We all need a break from the trials and tribulations of everyday life. Between the electronics, the politics, the holidays and the everyday direction and pulse, the count offers a different perspective. It is camaraderie, it’s what the weather provides (and yours truly has not picked good weather days in recent counts).It is seeing new territory and given the chance to do it more than one year, the changes that take place in said area.
And of course it's the birds! There is nothing staged in what we see and hear. The birds are free to go wherever they wish. Sometimes the birds surprise us in the locations where they show up. Sometimes they don't, as they can be found in the same place year in and year out. Many a time I've heard “‘Hey isn’t this where we saw a ……..!?!!
My dream is as compiler is to get 100 participants and 100 species on the day. We can accomplish this with more people to help beat the bushes! New folks are always welcome. You can join an area / area leader f you know one. Or if you have a specific area you would like to traverse (near your home or an area that fascinate you). I can try to facilitate contacting the leader that canvases that zone. Also, if you would like merely to be placed with a group I can expedite that as well. Experience is helpful but not at all necessary. Everyone has to start somewhere! I did back in 1977 and every count since then has been different and well worth it! Yes the weather can be cold and difficult, but dressing warm, taking along food and snacks, and having open eyes and mind can be extremely helpful and rewarding.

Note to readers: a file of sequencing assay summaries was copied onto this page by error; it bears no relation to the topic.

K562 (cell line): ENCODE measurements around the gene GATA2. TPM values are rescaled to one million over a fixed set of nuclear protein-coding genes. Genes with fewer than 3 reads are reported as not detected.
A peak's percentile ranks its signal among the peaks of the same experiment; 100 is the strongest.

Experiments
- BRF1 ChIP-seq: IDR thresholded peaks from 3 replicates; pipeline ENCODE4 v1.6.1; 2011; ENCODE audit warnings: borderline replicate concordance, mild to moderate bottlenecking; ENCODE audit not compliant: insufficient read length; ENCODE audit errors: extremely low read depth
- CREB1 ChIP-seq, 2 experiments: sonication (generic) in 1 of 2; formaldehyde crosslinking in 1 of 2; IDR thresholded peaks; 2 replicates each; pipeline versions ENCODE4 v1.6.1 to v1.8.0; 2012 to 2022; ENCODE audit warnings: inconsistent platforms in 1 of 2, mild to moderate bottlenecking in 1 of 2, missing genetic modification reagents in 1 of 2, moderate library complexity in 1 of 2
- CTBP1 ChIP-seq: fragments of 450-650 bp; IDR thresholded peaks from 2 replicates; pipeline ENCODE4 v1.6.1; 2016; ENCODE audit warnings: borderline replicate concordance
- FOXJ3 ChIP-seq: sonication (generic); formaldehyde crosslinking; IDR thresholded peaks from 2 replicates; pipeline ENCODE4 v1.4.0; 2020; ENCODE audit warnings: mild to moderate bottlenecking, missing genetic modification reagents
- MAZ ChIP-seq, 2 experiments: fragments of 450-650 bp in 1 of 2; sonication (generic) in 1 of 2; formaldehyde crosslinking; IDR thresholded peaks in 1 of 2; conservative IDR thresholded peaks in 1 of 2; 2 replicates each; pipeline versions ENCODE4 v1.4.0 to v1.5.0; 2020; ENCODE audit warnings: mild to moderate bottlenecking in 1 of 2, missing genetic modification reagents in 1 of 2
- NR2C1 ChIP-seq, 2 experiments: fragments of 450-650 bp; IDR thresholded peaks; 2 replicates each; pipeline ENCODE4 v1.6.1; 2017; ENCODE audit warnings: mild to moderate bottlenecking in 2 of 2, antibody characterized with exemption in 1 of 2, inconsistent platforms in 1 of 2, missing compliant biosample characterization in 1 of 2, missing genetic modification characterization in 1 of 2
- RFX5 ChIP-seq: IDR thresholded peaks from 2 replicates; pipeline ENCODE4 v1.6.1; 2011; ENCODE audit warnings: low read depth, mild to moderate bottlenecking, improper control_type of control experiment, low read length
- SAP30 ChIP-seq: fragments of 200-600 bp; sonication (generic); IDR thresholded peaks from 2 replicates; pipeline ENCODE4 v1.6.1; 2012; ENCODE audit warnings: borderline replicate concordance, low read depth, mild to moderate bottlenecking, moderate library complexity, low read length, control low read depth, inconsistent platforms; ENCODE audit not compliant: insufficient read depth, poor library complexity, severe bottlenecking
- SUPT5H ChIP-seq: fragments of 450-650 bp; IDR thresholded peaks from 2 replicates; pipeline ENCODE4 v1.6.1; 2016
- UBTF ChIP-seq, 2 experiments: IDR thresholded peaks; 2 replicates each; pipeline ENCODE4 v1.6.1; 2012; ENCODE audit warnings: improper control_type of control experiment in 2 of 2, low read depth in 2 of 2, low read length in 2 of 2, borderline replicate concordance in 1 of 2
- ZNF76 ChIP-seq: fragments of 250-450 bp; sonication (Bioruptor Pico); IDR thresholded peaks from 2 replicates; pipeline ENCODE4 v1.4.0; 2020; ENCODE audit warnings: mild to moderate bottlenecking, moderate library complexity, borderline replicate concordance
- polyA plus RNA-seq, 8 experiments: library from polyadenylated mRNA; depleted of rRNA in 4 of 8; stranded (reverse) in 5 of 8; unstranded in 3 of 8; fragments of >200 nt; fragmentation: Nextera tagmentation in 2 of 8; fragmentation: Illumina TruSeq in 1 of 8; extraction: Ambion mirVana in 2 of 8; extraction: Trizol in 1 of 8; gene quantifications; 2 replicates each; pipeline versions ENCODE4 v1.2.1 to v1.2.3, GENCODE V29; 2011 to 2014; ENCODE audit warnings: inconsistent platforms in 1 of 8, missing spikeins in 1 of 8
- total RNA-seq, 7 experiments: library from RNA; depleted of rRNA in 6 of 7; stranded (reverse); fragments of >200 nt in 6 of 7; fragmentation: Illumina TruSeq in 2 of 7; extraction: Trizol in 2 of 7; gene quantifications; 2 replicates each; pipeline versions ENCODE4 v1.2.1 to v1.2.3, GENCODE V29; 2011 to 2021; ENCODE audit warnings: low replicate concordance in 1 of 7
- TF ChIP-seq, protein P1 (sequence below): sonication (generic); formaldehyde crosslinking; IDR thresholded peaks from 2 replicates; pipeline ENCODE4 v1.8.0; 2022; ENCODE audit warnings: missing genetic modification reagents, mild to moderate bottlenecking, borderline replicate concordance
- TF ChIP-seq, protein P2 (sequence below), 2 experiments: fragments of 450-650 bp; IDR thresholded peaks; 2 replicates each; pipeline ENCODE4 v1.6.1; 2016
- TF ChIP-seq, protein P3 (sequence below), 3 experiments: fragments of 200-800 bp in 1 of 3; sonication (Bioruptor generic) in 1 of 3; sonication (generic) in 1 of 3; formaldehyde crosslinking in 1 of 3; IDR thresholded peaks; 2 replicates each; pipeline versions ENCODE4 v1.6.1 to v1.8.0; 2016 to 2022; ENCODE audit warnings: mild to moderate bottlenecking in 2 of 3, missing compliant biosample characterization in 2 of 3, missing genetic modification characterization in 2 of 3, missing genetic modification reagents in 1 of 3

(Editors note: Flannel or Fleece-lined pants are extremely worthwhile!) Gloves, warm footwear, warm hat, and binoculars are recommended. Some area leaders go out early (5 AM?) listening and looking for owls while others may emerge at sunrise. Area leaders are asked to please cover their entire areas. Participants can offer whatever time they have available: all day, ½ day, a few hours (with coordination with specified leader). With this age of cell phones, it is quite easier to link up while in the field. (Another Editor’s note: Going out looking for owls is quite fascinating)